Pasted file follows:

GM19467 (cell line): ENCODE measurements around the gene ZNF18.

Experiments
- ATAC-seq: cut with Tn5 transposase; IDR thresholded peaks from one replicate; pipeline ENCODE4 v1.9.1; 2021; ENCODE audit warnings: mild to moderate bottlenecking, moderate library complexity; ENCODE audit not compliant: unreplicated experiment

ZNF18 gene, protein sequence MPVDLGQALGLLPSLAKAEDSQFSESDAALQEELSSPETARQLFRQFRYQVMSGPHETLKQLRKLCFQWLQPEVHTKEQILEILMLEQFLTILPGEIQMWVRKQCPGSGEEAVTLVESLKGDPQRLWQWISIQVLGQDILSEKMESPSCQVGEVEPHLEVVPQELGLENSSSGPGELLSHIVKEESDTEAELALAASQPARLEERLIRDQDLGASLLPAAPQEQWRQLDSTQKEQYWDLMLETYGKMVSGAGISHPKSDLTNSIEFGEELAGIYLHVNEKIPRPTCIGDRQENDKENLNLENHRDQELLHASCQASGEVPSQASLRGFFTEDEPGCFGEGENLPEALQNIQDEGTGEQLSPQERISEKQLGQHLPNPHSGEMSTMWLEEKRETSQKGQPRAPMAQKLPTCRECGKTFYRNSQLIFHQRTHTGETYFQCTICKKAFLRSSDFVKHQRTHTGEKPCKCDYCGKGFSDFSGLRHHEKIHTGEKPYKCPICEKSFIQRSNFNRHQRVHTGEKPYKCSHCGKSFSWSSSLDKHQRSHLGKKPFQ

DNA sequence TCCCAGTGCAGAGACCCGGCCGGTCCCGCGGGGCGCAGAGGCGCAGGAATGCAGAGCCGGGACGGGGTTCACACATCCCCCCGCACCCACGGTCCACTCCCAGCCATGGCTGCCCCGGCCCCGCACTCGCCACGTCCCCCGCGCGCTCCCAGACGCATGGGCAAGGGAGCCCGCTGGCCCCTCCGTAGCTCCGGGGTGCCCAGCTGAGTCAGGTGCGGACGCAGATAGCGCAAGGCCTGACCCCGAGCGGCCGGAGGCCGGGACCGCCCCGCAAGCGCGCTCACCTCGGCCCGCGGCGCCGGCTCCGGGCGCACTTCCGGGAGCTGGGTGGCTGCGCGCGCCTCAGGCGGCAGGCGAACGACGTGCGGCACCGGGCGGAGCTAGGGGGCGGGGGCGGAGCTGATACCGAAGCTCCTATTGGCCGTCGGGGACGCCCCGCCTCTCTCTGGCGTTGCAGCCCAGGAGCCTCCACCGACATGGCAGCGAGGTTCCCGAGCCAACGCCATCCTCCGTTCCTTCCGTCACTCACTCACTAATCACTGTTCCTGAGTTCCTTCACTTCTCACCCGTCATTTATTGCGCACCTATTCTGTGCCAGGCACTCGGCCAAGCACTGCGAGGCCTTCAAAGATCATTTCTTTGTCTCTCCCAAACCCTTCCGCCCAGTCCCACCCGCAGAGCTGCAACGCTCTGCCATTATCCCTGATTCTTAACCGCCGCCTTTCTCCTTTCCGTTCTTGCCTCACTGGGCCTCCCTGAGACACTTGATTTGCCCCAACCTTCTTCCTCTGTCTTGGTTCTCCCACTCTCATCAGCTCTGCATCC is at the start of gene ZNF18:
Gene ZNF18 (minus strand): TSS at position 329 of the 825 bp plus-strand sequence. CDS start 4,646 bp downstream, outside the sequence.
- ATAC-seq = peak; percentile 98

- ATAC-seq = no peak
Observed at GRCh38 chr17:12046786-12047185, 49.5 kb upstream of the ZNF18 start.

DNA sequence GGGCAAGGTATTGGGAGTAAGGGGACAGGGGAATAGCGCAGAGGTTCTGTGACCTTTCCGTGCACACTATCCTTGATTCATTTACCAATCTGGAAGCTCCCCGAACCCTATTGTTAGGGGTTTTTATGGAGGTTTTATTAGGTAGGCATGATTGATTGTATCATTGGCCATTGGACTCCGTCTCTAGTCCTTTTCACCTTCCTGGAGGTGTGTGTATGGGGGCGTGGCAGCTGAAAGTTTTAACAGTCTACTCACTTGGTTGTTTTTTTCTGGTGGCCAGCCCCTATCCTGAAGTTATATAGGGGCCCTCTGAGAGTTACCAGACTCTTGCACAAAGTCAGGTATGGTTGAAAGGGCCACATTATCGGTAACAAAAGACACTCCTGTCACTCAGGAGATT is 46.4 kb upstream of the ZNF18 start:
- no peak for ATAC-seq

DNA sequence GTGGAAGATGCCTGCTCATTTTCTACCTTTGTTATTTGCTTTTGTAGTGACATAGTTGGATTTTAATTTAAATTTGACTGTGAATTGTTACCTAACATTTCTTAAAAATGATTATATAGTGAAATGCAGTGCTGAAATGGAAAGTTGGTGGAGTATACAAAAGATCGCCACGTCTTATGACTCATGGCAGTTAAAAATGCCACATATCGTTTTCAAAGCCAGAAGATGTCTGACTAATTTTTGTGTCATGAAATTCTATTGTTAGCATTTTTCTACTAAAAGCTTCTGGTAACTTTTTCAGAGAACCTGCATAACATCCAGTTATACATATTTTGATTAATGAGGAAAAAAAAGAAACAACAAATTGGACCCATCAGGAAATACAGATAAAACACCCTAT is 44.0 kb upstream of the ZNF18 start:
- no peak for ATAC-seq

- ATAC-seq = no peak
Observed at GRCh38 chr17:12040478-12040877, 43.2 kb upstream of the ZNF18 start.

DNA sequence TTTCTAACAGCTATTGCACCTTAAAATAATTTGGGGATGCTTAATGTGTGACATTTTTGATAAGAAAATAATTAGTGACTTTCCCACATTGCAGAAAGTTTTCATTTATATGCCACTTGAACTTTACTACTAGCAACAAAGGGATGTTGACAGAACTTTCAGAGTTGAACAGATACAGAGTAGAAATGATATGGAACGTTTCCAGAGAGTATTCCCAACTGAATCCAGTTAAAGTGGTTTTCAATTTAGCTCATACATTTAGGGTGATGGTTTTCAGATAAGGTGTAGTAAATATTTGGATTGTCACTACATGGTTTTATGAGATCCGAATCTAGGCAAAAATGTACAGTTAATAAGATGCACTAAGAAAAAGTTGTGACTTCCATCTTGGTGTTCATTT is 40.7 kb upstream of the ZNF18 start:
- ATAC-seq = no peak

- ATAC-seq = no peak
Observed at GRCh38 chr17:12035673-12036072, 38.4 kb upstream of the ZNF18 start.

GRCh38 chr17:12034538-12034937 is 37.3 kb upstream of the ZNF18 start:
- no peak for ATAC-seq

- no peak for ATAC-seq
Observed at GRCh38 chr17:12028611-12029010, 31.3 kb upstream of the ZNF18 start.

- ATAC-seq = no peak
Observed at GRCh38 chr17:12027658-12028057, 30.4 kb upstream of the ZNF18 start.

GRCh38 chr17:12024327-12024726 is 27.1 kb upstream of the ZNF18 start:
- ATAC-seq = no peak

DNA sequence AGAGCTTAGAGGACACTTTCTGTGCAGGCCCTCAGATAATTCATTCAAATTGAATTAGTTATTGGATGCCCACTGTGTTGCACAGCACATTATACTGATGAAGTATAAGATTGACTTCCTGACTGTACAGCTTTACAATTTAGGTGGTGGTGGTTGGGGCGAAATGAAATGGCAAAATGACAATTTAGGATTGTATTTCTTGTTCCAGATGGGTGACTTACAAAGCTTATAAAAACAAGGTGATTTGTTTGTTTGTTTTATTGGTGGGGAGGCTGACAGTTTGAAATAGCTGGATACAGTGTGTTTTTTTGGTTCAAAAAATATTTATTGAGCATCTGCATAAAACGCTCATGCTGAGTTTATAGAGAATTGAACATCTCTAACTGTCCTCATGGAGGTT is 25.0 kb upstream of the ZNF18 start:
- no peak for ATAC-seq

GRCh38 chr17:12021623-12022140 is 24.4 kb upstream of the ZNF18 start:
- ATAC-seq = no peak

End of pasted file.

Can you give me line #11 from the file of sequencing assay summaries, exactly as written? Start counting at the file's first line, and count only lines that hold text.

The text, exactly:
- no peak for ATAC-seq